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What is research?
the boundaries of the knowledge frontier
observations of phenomena or behavior
simulations and models
“If we knew what it is that we were doing, then we would not call it research, would we?
” Albert Einstein
Doing research often entails:
with a team
graduate students, other undergrads, possibly high school students
- most often headed by a professor or full-time
and assessing existing documents
across multiple disciplines
actions, motivations, and interactions
in field studies and projects
about the results that have been discovered
work at professional meetings
articles in peer-reviewed journals
Favorable outcomes include using the
acquired knowledge to:
quality of life
cures for disease
Why should I do undergraduate research?
you for graduate school
you an edge for medical school or law school
you apart from your peers
your knowledge in an environment outside the classroom
stipends/funding/scholarship (see below)
When can I start?
early as your freshman year, but first consult with your undergraduate advisor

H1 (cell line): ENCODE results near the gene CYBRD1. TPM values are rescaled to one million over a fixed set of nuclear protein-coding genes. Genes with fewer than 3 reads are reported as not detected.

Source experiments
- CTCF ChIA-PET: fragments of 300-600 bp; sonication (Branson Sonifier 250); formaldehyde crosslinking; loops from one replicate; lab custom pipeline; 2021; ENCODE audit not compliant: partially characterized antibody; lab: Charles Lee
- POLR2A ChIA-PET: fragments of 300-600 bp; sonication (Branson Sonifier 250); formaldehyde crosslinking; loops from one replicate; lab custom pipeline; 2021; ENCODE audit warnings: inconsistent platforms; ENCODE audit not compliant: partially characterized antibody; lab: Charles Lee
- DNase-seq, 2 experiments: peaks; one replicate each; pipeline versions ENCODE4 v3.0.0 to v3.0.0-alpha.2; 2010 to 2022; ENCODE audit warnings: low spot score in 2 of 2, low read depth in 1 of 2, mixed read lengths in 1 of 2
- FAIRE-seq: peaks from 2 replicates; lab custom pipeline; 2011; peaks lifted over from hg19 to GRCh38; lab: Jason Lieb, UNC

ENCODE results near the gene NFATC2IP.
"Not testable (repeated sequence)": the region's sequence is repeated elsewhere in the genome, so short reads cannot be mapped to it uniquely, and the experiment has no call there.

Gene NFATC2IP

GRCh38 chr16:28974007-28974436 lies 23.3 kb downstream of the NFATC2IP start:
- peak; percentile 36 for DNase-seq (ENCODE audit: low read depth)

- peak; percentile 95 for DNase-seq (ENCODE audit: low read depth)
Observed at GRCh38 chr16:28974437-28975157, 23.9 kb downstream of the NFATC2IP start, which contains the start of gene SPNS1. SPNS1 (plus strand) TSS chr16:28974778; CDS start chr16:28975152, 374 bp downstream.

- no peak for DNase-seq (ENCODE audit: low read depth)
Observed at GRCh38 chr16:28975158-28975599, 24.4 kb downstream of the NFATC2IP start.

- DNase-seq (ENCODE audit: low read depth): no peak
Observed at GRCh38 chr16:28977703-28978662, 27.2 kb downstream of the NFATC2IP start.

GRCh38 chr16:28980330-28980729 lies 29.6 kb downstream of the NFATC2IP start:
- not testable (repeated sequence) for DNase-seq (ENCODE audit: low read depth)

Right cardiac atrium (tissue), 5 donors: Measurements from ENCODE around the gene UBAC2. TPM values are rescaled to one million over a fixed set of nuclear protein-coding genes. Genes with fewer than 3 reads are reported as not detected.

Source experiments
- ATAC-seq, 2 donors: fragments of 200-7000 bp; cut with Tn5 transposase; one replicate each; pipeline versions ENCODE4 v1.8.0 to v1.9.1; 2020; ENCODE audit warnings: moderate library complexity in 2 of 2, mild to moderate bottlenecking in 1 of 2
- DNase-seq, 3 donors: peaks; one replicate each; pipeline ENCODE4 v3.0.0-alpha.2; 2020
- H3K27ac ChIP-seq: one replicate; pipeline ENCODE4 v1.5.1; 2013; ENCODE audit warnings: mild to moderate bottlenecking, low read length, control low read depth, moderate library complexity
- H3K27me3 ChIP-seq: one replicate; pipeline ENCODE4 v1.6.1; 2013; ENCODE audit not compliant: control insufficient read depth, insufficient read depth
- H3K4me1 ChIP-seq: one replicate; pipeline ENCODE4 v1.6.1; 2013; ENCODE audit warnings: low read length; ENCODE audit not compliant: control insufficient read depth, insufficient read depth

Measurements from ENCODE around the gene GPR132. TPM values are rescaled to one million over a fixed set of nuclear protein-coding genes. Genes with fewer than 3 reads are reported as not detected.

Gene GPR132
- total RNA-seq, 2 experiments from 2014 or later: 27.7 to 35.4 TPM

time is sophomore year and beyond but this can vary with individual
How do I get involved?
Are you locked into an area or a lab
once you make an initial choice?
no means; you can work out a trial period for assessment of mutual
satisfaction. If you are not happy, you
can always switch to another group.
Do I get paid?
depends on your situation. You might be:
by the research professor
through a program that supports Undergraduate research such as Louis Stokes Alliances for Minority Participation (LSAMP), McNair, AURAS, Honors College, National Science Foundation
Research Experiences for Undergraduates (see the section on Programs for
academic credit for the research work
on the research project order to learn
Do I have to do research in my major?
is not compulsory nor is it for every student
you do want to do research, you can do research in your major OR
are many interdisciplinary studies going on in the campus where the
research frequently cuts across various disciplines.
*Tips for contacting a professor:
- Send an e-mail
to request an appointment with a professor and make sure that the professor
confirms the appointment with you.
- Use correct e-mail
etiquette and be sure to address the professor correctly. Take the time to spell his/her name
correctly! Review other tips on how to send emails, correct grammar, and
punctuation. They all matter in creating a positive first impression with a
- Be on time for
your appointment and BE PROFESSIONAL! Remember this is not very
different from a job interview and first impressions are always important!
- Do not go unprepared–
learn about their research and express genuine interest, be prepared (see tips on this in the next section.).
- Make sure to
clarify your professor’s expectations. They vary with the group!